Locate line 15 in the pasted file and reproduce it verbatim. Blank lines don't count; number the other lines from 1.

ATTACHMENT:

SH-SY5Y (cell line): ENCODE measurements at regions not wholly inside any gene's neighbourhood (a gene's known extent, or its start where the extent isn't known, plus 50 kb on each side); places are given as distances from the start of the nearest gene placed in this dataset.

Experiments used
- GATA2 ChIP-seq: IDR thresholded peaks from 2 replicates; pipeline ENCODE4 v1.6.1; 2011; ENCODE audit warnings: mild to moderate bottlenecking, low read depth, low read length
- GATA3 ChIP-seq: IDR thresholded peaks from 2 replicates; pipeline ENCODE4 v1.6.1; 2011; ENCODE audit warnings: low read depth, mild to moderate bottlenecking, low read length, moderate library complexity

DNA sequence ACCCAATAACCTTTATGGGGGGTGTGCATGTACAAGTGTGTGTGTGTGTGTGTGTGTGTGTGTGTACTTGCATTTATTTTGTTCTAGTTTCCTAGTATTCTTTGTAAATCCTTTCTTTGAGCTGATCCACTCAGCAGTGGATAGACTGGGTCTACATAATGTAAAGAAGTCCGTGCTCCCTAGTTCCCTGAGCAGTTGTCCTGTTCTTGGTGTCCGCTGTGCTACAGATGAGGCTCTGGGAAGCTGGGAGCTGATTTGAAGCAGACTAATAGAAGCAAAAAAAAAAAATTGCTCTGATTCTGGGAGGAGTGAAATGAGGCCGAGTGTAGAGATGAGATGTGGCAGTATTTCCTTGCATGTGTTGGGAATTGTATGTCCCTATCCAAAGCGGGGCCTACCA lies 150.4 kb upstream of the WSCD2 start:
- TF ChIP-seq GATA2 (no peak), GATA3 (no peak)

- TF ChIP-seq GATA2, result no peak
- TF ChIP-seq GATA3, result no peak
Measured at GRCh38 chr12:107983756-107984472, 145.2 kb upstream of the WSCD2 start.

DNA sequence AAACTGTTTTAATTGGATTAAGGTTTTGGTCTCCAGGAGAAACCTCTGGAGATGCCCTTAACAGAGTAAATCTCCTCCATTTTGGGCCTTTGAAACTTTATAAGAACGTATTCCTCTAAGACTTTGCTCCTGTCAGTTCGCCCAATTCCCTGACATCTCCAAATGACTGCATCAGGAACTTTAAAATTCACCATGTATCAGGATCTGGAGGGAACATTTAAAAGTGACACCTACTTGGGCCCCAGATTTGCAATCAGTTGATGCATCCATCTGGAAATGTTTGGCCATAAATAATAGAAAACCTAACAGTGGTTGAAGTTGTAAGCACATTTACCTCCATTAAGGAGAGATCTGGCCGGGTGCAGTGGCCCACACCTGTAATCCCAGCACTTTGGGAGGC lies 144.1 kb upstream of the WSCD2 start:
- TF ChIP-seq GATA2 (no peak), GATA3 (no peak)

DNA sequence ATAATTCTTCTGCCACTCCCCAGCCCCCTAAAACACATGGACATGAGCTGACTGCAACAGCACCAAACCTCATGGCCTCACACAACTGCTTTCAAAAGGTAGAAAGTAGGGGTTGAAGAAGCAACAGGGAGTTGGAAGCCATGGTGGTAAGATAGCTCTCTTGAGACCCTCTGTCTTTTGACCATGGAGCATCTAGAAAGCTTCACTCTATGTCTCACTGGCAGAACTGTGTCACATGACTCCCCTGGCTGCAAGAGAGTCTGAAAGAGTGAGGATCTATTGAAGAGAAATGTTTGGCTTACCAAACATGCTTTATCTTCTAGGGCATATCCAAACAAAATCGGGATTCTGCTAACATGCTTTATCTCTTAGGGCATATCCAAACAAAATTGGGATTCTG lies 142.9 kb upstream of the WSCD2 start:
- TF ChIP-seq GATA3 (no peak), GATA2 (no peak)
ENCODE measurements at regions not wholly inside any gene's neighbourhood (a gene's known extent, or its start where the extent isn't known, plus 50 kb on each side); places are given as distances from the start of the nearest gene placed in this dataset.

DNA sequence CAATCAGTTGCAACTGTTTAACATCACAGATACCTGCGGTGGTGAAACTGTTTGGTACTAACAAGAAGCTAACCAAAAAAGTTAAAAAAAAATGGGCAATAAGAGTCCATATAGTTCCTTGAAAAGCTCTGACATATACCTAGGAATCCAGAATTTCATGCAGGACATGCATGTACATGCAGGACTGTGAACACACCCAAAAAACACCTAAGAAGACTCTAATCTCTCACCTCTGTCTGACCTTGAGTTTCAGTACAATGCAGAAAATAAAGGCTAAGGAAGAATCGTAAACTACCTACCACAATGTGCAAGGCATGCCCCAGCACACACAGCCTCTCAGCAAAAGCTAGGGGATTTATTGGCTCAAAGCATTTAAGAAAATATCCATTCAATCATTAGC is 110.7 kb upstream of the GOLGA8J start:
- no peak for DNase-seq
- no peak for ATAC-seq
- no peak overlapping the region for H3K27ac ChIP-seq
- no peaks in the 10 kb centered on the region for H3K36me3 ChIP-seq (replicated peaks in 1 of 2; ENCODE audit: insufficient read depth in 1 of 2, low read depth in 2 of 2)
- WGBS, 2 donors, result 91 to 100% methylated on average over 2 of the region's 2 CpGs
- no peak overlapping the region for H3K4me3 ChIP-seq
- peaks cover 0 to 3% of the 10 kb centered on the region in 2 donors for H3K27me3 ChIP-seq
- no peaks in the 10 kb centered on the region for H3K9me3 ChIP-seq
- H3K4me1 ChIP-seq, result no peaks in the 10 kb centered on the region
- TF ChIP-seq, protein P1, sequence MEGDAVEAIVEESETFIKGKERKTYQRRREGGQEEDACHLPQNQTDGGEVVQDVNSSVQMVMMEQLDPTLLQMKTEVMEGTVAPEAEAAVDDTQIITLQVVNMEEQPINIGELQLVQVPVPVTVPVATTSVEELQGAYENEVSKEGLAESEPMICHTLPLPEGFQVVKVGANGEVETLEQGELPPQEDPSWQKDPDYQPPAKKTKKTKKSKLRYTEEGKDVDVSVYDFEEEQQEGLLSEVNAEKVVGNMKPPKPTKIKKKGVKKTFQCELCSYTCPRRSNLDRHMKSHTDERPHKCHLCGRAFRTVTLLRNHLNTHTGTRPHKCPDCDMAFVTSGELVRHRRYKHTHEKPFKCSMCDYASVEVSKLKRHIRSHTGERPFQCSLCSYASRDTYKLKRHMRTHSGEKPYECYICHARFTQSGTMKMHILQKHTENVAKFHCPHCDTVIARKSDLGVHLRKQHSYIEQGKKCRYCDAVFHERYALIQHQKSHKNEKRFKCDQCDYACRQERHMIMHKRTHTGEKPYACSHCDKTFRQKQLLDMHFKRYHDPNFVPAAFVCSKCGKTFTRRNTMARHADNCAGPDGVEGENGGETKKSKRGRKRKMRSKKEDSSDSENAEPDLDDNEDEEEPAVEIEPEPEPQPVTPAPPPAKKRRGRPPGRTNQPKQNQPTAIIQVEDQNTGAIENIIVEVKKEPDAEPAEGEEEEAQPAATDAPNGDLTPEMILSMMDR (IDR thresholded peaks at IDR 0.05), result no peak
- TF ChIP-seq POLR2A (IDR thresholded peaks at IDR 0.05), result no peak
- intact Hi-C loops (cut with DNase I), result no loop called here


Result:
DNA sequence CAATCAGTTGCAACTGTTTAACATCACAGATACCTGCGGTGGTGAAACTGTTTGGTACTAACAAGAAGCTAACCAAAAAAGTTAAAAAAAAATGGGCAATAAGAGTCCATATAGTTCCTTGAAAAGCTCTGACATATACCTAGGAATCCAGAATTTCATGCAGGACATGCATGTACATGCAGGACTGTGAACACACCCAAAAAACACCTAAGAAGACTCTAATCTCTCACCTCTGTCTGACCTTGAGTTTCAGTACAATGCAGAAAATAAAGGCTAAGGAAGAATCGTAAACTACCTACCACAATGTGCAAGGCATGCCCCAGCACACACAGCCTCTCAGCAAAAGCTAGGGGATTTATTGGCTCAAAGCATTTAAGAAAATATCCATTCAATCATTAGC is 110.7 kb upstream of the GOLGA8J start: